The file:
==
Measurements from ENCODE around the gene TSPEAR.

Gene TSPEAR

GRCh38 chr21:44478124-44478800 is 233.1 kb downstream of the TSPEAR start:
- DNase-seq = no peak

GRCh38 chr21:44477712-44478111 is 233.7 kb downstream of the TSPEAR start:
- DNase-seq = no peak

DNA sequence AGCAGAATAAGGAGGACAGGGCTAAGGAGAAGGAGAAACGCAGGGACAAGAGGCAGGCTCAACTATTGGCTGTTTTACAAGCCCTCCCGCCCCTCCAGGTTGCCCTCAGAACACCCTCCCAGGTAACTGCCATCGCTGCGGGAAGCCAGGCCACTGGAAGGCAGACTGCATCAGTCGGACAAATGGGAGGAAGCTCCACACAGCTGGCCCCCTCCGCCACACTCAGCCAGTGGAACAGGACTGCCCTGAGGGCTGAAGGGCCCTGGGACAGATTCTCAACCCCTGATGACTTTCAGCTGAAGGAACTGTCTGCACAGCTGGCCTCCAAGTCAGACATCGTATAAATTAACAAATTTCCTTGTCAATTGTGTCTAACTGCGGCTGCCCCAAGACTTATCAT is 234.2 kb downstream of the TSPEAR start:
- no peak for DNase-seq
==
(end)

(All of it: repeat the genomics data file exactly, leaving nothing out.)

Measurements from ENCODE around the gene TSPEAR.

Gene TSPEAR

GRCh38 chr21:44478124-44478800 is 233.1 kb downstream of the TSPEAR start:
- DNase-seq = no peak

GRCh38 chr21:44477712-44478111 is 233.7 kb downstream of the TSPEAR start:
- DNase-seq = no peak

DNA sequence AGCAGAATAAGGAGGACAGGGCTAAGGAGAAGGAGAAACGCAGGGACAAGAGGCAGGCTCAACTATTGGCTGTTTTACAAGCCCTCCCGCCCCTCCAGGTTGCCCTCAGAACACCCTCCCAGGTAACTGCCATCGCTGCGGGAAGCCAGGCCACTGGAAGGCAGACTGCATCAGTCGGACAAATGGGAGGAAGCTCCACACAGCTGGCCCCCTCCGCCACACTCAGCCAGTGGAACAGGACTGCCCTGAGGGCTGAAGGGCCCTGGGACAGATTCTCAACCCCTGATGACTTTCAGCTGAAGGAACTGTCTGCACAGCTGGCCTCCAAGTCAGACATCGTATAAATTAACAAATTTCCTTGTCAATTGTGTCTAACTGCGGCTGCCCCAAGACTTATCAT is 234.2 kb downstream of the TSPEAR start:
- no peak for DNase-seq